Welcome to the world's largest sand island. Part of the Great Sandy National Park, K'gari tours are the perfect island adventure.
K'gari (formerly known as Fraser island) near Hervey Bay on the east coast of Australia isn’t just the largest sand island in Queensland, it’s the largest one in the world. Along with loads of natural beauty, you'll find day tours, whale-watching cruises and K'gari explorer tours if you want to get off the beaten track. While day trips are popular, you really need more time to make the most of this incredible World Heritage-listed destination. Our local leaders will help you discover the beauty of K'gari, from rugged headlands, pristine Eli Creek, coloured sands and golden beaches to lush rainforests and the crystal clear waters of Lake McKenzie. There are more than 100 of these freshwater lakes to float around in, which means one trip to K'gari is never enough.
Our K'gari (Fraser Island) tours
Highlights of K'gari (Fraser Island)
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K'gari (Fraser Island) FAQs
Trips from 1 January 2023 onwards
From 1 January 2023, Intrepid will no longer require travellers to provide proof of vaccination against COVID-19 (excluding all Polar trips and select adventure cruises). However, we continue to strongly recommend that all Intrepid travellers and leaders get vaccinated to protect themselves and others.
Specific proof of testing or vaccination may still be required by your destination or airline. Please ensure you check travel and entry requirements carefully.
It takes a little over four hours to drive from Brisbane to one of the jumping off points to catch the barge to Fraser Island. There are barges departing from Inskip Point and River Heads which is a 20 minute drive south of Hervey Bay. It is possible to take your 4WD on the ferry or walk on as a foot passenger. Remember to get your 4WD vehicle set up to drive on sand before you get off the barge on Fraser Island or you could get bogged with an audience watching on.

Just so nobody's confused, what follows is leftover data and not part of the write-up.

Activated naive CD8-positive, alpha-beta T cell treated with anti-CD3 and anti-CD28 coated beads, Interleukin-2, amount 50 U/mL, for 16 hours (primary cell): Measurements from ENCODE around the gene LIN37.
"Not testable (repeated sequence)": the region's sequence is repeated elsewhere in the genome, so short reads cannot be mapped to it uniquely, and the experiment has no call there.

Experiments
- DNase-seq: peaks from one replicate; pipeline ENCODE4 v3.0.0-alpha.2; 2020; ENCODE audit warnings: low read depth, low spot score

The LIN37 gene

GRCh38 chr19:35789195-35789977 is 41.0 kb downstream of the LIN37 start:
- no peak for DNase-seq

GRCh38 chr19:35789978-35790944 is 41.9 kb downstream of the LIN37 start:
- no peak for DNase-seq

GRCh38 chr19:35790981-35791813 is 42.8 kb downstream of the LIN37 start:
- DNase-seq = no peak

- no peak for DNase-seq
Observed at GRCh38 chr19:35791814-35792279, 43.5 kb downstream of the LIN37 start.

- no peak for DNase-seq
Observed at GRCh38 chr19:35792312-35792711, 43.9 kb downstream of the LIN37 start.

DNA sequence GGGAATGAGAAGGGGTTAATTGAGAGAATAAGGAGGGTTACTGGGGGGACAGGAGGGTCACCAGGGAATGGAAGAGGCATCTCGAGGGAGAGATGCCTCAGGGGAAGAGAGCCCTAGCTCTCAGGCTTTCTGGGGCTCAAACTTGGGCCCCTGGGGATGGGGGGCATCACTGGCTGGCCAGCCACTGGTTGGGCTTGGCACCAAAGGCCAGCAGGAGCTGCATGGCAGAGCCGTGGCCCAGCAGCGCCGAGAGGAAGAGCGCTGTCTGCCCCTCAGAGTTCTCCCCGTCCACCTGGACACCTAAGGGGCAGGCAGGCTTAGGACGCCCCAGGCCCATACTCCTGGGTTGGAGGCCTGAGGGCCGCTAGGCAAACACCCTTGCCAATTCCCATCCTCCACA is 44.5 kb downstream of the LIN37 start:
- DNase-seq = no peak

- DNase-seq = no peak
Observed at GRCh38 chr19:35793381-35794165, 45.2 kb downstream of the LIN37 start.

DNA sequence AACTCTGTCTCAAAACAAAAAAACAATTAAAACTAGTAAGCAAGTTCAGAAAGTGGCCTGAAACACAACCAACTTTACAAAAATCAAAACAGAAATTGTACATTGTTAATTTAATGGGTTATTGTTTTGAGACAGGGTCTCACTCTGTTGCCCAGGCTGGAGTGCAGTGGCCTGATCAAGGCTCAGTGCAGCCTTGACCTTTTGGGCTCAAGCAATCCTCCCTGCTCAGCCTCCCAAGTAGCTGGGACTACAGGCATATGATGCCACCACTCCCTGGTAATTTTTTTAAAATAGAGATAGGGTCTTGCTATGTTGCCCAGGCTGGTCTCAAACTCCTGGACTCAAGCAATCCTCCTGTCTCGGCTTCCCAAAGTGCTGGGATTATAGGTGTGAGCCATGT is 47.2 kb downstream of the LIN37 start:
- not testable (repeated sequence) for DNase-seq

Having a 4WD isn’t optional on Fraser Island as there are no sealed roads. Driving on Fraser Island is only recommended for more experienced 4WD enthusiasts as some of the tracks are steep and the sand can be deep and soft, particularly if there hasn’t been much rain.
Anytime of year is a good time to visit Fraser Island. Summer is hot and humid and perfect for swimming. Spring and Autumn are cooler and the island tends to be quieter. In winter, whales are frequently spotted swimming past the island.
Fraser Island is a casual place so you can leave your fancy clothes at home. Gear which can be layered is the best option as it can be chilly when you set off on tour in the early morning but the days can really warm up. Sunscreen, sunglasses and a hat are a must, even in winter, as the sun reflects off the white sand. Any shoes you bring along will almost certainly get sand in them so sandals or thongs you can quickly shake the sand out of before you get back in your vehicle are best. Bring all the essentials such as basic medications with you, as shops are few and far between on the island.
Fraser Island is all about action and adventure and enjoying the beauty of your surroundings. If you're going to eat dinner at the resort, as long as what you're wearing is clean and you've got shoes on, you're good to go.
You will find a WiFi signal on Fraser Island near major tourist hubs such as Kingfisher Bay Resort, Happy Valley, and Eurong. There is limited or no WiFi available in some parts of the island, particularly when you are travelling inland.
Mobile phones work on Fraser Island near major tourist hubs such as Kingfisher Bay Resort, Happy Valley, and Eurong. There is limited or no mobile phone reception in some parts of the island, particularly when you are travelling inland.
Intrepid is committed to making travel widely accessible, regardless of ability or disability. That’s why we do our best to help as many people see the world as possible, regardless of any physical or mental limitations they might have. The abundance of sand on Fraser Island can make walking difficult for travellers who are less mobile on foot. However, we’re always happy to talk to travellers with disabilities and see if we can help guide them towards the most suitable itinerary for their needs and where possible, make reasonable adjustments to our itineraries.